Since Jersey's discrimination legislation was amended in September 2018, employers have been required to justify the need for employees of any age to retire.
If employers force employees to retire, they risk unfair dismissal and age discrimination claims. Enforced retirement amounts to direct discrimination unless the employer can show that the retirement is a proportionate means of achieving a legitimate aim.
- "Proportionate" means that the retirement must contribute to a legitimate aim, and the employer must have evidence that the retirement is achieving that aim. The aim should be of sufficient importance and benefit to outweigh potential unfairness or discrimination, and there should be no reasonable alternative available to the employer.
- For an aim to be "legitimate", it must correspond with a real need of the employer, such as economic factors, business needs, efficiency, health and safety, legal considerations, or specific medical/fitness levels.
An associated amendment was also made to Jersey's employment legislation in September 2018 to remove the upper age limit on protection against unfair dismissal so an employee of any age can claim unfair dismissal. "Retirement" has also been included as a potentially fair reason for dismissal, as long as the employer has acted reasonably in requiring the employee to retire.
The legislative position in Jersey is now similar to the UK in that employers have to justify the need for employees of any age to retire. The UK's Employment Appeal Tribunal (EAT) recently dismissed two joined appeals  against contrasting tribunal judgments arising from the University of Oxford's compulsory retirement policy.
The University's retirement age of 67 was justified by three legitimate aims:
- inter-generational fairness;
- succession planning; and
- promoting equality and diversity.
The University's position was that the compulsory retirement age facilitated the aims by creating vacancies at a predictable time, so a more diverse group of candidates with new ideas could be considered for senior academic roles.
In each case, the EAT considered whether the compulsory retirement age was proportionate in achieving or facilitating the legitimate aims. In the first case (Pitcher v Oxford University), the compulsory retirement of a History professor was held to be justified age discrimination and a fair dismissal. However, in the second case (Oxford University v Ewart), the dismissal of a Physics professor was found to be discriminatory. Statistical evidence had been provided to the tribunal in the second case (which had not been provided to the tribunal in the first case), showing that the compulsory retirement age did not produce a significant number of vacancies. These contrasting decisions make it clear that different conclusions can be drawn from different evidence presented to tribunals.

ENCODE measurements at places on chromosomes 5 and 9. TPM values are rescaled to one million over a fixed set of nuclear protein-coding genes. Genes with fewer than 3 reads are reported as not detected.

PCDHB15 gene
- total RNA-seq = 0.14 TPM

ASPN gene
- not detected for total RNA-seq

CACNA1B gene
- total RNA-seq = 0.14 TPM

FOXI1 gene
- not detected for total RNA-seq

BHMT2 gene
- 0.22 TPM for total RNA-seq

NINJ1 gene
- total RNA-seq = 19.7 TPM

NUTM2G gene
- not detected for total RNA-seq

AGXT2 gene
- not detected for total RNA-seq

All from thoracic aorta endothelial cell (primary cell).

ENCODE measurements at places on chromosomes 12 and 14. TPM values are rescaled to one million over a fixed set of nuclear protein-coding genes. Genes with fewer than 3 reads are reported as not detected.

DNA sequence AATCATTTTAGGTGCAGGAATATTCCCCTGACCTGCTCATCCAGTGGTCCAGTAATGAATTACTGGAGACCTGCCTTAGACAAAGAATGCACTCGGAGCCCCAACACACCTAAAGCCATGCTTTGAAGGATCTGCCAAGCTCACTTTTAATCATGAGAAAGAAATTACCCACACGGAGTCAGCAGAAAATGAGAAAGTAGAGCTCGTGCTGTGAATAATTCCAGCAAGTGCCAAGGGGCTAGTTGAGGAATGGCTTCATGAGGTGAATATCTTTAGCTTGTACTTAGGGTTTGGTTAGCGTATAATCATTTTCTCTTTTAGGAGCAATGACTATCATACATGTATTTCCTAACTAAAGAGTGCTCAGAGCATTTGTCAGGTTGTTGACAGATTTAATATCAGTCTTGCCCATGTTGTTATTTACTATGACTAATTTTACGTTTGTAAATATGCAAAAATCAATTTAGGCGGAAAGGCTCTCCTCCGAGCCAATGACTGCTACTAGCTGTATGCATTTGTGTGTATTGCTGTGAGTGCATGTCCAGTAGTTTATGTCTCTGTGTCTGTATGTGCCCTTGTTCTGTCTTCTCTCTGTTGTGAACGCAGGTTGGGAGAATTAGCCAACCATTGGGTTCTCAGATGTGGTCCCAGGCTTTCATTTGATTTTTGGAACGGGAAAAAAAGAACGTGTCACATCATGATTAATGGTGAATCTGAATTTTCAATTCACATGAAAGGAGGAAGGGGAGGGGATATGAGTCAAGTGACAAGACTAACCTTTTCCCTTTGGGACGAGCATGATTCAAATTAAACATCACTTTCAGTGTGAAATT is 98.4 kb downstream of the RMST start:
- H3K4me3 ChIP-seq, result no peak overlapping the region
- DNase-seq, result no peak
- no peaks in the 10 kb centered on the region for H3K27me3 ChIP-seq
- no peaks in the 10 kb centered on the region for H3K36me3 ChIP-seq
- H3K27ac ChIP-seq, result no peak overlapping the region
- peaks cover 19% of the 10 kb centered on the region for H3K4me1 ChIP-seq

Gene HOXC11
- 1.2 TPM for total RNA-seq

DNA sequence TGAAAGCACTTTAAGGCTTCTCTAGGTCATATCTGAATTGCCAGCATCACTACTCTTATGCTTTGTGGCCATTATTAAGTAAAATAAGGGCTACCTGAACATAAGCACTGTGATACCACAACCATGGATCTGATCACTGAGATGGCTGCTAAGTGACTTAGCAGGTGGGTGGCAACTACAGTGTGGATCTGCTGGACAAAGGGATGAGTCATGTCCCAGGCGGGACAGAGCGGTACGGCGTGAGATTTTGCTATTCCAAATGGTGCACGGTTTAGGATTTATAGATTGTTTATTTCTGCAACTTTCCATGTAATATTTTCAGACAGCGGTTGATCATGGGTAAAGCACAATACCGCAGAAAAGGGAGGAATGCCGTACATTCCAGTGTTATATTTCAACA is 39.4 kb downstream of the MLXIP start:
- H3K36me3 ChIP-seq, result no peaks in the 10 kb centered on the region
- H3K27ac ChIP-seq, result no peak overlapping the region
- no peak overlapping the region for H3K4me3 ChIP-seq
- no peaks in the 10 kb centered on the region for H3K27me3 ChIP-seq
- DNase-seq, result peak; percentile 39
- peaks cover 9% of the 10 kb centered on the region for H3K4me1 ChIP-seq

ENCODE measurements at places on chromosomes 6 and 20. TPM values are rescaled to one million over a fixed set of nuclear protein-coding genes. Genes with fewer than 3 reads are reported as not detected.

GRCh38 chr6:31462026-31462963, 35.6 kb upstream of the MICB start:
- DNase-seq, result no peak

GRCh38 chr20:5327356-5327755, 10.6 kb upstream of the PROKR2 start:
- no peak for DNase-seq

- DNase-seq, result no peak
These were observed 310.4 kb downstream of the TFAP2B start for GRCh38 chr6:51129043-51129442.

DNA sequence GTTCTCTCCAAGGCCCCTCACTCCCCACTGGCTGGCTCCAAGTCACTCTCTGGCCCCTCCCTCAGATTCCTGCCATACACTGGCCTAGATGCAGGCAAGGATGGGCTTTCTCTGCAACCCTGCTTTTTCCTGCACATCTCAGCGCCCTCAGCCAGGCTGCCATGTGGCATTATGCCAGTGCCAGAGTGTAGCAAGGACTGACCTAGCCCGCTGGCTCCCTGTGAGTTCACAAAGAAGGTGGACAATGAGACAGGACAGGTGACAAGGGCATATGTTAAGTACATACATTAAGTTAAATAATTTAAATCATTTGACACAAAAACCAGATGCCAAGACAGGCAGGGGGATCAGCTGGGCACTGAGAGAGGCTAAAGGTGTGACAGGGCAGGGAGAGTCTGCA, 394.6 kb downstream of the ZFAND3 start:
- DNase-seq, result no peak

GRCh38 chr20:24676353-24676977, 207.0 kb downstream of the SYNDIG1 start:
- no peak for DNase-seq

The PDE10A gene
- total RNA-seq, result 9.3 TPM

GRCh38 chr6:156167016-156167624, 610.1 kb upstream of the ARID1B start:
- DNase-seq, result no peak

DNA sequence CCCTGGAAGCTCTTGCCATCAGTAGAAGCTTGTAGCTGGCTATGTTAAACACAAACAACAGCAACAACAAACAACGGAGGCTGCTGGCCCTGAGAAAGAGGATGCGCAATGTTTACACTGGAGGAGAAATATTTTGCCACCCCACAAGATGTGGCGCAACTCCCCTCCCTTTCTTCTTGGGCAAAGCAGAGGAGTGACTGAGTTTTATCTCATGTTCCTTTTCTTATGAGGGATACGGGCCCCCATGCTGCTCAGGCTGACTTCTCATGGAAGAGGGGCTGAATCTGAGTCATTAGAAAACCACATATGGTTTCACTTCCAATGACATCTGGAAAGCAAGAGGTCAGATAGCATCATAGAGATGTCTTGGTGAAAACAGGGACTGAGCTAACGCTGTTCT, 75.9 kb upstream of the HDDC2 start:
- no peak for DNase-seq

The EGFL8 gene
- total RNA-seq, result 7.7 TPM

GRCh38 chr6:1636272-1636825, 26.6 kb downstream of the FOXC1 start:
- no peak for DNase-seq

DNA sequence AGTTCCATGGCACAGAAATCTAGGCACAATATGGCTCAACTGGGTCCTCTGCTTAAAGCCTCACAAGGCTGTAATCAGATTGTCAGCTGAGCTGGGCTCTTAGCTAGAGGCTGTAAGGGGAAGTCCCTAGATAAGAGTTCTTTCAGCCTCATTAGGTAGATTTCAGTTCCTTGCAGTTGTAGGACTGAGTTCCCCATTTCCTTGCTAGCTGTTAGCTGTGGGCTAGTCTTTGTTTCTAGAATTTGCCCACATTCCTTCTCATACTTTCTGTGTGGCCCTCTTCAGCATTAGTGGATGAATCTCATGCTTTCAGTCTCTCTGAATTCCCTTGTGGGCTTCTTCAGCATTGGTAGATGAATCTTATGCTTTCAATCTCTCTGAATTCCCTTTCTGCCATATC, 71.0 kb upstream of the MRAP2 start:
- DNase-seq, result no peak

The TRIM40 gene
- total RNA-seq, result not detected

Jersey's Employment and Discrimination Tribunal has considered age discrimination in compulsory retirement – where a retirement age of 65 was specified in the staff handbook – in the case of Linda Blake v Island Medical Centre. However, the Tribunal had no choice but to dismiss that claim because the incident in question (the termination of the claimant's contract) occurred a few months prior to the law change in September 2018. The Tribunal found that the claim could not succeed, even if the claimant had been able to prove that the non-renewal of her contract was due to her age. This was because, at the time of the potential act of discrimination, the law included an exception so that the dismissal of an employee at pensionable age (or the retirement age set by the employer if higher) is not direct age discrimination if the employer has a policy of requiring employees to retire at such an age.
We await with interest any further Jersey Tribunal decisions that consider age discrimination and unfair dismissal in relation to compulsory retirement.